Then we had the usual break for refreshments (lovely lunch by the way, not to make non-attendees jealous or anything…) followed by a quick and painless AGM.  I did feel very stupid holding up a piece of card though.  Could we not press electronic buttons?  I was glad membership fees were being held at current rates although I agree with Emma Illingworth and Simon Barron (@SimonXIX) that I would prefer to see rates split above £17,501 for those over £30k and more even.  Higher rate tax payers could be an easy split to make.

We were welcomed back by Lord John Shipley who got a much more positive Twitter response:

Then time for Phil Bradley’s storming “you’re all CILIP!” presidential address.  Very “raise the rafters”, “you’re all advocates” and “lets not just save libraries but develop and improve them”.  It was great to feel inspired to fight, but I’m not quite sure where to start…  He was clear on getting out of your comfort zone and I can see that I need to step away from the nice cosy cataloguing and do that more.  He was also strong on making your library more embedded into your community and reaching the whole community, not just the users you have now, and improving that community.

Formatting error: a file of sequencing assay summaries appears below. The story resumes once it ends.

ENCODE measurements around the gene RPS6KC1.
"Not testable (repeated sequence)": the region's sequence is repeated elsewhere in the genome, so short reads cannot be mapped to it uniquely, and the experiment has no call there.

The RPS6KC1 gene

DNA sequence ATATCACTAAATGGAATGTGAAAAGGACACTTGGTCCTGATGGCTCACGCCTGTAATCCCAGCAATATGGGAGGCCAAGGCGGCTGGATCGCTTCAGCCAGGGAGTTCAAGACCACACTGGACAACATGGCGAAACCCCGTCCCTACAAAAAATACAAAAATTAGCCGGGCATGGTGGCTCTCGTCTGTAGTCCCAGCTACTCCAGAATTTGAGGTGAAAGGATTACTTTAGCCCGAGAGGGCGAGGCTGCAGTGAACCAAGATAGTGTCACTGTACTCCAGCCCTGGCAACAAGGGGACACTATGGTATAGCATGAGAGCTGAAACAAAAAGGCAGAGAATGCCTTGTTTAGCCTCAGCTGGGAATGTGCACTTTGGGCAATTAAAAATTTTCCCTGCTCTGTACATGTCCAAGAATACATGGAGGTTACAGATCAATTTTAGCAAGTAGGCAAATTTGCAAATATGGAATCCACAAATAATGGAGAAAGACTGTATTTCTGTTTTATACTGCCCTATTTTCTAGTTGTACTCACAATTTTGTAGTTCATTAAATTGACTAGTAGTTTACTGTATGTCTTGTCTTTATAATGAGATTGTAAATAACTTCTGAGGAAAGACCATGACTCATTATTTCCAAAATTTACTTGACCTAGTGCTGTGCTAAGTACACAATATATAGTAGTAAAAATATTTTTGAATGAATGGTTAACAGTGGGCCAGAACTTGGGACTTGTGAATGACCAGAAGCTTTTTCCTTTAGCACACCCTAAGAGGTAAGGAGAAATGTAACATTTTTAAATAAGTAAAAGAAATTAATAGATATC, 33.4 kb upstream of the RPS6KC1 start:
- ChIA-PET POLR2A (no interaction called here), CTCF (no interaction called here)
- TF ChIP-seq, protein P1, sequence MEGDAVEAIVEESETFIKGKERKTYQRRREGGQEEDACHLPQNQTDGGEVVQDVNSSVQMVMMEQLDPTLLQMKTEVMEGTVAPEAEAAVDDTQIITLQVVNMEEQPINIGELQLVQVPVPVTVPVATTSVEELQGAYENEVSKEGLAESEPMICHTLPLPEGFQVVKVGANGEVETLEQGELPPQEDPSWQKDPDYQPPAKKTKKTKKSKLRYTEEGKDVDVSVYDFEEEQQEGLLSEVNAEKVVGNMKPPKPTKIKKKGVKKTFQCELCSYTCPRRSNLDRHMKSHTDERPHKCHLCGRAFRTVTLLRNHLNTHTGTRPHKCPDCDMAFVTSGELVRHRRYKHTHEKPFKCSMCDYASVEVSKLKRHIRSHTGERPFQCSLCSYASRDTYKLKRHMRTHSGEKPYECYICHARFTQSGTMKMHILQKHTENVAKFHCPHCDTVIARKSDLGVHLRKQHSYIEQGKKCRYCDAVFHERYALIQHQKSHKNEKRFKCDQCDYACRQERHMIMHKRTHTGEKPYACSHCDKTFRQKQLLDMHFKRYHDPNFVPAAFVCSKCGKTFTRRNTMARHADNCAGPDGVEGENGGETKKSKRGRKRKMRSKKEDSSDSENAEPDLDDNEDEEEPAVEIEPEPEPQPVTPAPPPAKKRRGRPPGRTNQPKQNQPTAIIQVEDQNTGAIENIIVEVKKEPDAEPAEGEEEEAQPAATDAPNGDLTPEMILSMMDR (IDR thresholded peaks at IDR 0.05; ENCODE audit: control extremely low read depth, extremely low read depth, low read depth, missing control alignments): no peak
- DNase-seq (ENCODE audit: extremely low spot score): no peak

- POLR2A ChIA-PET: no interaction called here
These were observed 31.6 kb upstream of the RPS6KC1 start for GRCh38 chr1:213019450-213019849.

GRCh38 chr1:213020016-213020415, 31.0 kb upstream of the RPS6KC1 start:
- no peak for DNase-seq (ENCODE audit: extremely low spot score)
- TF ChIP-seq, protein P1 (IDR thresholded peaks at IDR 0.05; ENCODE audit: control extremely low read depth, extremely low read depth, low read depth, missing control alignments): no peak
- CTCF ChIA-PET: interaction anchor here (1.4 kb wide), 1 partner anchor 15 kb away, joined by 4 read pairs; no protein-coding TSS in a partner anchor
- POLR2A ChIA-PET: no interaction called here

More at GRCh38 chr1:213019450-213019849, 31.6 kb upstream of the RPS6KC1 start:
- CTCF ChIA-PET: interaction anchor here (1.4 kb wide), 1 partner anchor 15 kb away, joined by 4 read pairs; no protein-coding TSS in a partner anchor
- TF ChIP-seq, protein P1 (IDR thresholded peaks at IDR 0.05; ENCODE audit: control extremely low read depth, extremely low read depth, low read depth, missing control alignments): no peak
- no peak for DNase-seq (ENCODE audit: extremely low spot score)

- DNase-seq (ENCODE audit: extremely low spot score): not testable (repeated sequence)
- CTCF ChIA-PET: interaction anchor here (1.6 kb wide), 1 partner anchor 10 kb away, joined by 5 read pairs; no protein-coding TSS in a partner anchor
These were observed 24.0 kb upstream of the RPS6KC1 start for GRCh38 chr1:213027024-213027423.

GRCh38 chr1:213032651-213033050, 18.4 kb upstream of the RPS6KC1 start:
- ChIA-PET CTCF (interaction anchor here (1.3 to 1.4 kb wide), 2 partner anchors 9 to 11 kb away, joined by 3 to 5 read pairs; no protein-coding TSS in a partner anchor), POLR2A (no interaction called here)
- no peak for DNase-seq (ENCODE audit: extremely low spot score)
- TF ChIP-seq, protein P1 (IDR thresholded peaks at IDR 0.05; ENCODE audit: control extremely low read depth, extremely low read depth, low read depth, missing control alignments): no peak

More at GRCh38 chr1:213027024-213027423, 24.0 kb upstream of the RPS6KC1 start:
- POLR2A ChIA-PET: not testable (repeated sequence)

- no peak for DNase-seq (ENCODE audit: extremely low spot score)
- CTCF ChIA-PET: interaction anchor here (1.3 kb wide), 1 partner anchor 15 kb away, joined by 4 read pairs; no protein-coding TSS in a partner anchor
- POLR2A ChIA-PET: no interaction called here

I will say that, for once, I felt included by his speech – often, as a non-public, non-academic librarian, you can feel like an onlooker when people give “campaign, join together and fight” speeches but I did feel he really made an effort to make it inclusive for everyone, whatever their sector.  So ok, Phil I will do more advocacy – after all, it is also Thing16

The Twitter response (already on a high after Lord John Shipley) went through the roof:

The day closed on a very positive note with Annie Mauger and Phil handing out the Fellowship, Chartership and Certification awards.  By this point, many Tweeters were having phone battery death, but there was still some lovely messages of congratulations.  (It is also tricky to tweet whilst clapping…)

On an even more positive note, there was then free wine, more lovely sandwiches and even more lovely gooey cornflake-rocky road type dark chocolate cake.  Mmm.  And the wine gave me the confidence to do more real-life networking – excellent!  Not that Twitter is the only way to measure these things, but I now have sixteen more followers than I did before so I think that’s a pretty significant increase in my network.